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  Galaxy of Terror Fear Is The Key
Year: 1981
Director: Bruce D. Clark
Stars: Edward Albert, Erin Moran, Ray Walston, Robert Englund, Bernard Behrens, Zalman King, Grace Zabriskie, Taaffe O'Connell, Sid Haig, Jack Blessing, Mary Ellen O'Neill
Genre: Horror, Trash, Science FictionBuy from Amazon
Rating:  4 (from 1 vote)
Review: A previous expedition to the planet of Morganthus has mysteriously disappeared, so the Master has ordered another one out to the barren world to take its place. The crew of the spacecraft Remus assemble and their Captain (Grace Zabriskie) is eager to set off, so gives them a thirty second countdown to get to their seats and strap themselves in. They just make it, the ship blasts off into space, and that's not all, as the Captain almost immediately sends the Remus into hyper-jump to reach the planet all the faster. The crew grumble, but are aware of her past experiences as the only survivor of a disaster in space and put up with her behaviour. Soon they are close to Morganthus and ready to attempt a landing...

Written by the director Bruce D. Clark and Mark Siegler, Galaxy of Terror was one of the last productions from producer Roger Corman's New World which had been so successful throughout the nineteen-seventies. But now the era of home video had dawned, and most of the future Corman presentations were to be found there. This film was obviously inspired by the success of Alien, but where that had just the one creature wandering around picking off the crew, this film has a whole host of ways for its crew to die, not just the more traditional threat of rubber monsters so it's in no way a rip-off, perish the thought.

That crew don't get much in the way of characterisation to handle, so can be broken down into the tough ones, the scared ones, the one who just might know what the hell is going on, and so forth. The Rebus crash-lands on the planet's inhospitable surface and they spot the wreckage of the previous ship through the gloom, so go off to investigate - the budget evidently didn't stretch to spacesuits, so presumably the atmosphere is just fine on Morganthus if you're thinking of holidaying there. Once on board, they find what crew there is dead and no clue as to how they died; they also have a habit of blowing up any bodies they stumble across - haven't they heard of post-mortems?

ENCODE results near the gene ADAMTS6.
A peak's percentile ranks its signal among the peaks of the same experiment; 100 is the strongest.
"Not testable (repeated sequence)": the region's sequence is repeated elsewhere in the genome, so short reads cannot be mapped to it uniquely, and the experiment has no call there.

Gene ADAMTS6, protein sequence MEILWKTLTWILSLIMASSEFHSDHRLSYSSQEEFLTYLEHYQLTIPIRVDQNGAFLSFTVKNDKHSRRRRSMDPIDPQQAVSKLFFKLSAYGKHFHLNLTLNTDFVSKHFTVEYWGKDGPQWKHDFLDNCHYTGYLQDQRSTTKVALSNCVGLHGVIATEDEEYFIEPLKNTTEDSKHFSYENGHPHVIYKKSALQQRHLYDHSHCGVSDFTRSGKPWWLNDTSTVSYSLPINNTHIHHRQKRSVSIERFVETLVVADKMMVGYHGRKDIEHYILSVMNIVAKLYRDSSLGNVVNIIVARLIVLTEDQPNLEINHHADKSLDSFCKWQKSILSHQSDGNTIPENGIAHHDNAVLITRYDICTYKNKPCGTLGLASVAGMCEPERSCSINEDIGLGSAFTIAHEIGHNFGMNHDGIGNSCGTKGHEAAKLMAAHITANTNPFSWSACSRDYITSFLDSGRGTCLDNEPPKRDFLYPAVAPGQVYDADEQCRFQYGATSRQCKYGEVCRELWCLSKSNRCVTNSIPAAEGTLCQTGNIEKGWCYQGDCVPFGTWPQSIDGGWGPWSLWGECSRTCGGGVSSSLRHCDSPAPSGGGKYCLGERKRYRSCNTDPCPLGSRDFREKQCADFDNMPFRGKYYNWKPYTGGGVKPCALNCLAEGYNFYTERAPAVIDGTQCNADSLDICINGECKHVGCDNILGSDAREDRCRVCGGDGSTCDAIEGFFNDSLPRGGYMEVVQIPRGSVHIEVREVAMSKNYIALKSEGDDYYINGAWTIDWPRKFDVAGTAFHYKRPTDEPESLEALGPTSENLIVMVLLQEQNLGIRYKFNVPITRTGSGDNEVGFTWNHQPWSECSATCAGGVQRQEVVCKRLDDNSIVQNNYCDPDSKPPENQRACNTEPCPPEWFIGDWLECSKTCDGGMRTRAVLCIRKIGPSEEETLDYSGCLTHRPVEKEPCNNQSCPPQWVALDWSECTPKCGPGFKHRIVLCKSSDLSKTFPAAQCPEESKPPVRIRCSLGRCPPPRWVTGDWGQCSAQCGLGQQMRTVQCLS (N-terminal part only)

Whatever killed the last crew is still around, as we see when a jittery individual is eaten by something in the shadows. Quite a lot of this film takes place in the shadows, either to step up the creepy ambience or to hide the cheapness of the sets, as the actors walk down the same corridor for the umpteenth time, pretending that it's a different one. The sensible thing to do would be to leave as soon as possible, but with some people unaccounted for, they must stick around to be killed off in increasingly unlikely ways. Then they discover the huge pyramid nearby and realise that whatever the secret of Morganthus is, it must be housed there. But will it be revealed before they're all dead?

Will it be revealed at all, for that matter? Galaxy of Terror aims for a mysticism it doesn't earn, as it's plainly a showcase for special effects. Some of the cast have cult status such as Robert Englund (who, amazingly, doesn't die here) or Sid Haig which gives the film points of interest, along with featuring early work by James Cameron, and a few of the deaths are unusual enough to be memorable, including flying tentacles, Joanie from Happy Days exploding or a rape courtesy of a giant maggot, but the overall gloom offers no reaction but "So what?" It turns out that it's the crew's own fears that are their downfall, a development that wouldn't have been out of place in an episode of Star Trek, but here simply demonstrates the paucity of imagination. And what the significance of the final sequence is, could be anybody's guess, it looks as if there was a scene missing. Music by Barry Schrader.
Reviewer: Graeme Clark

 

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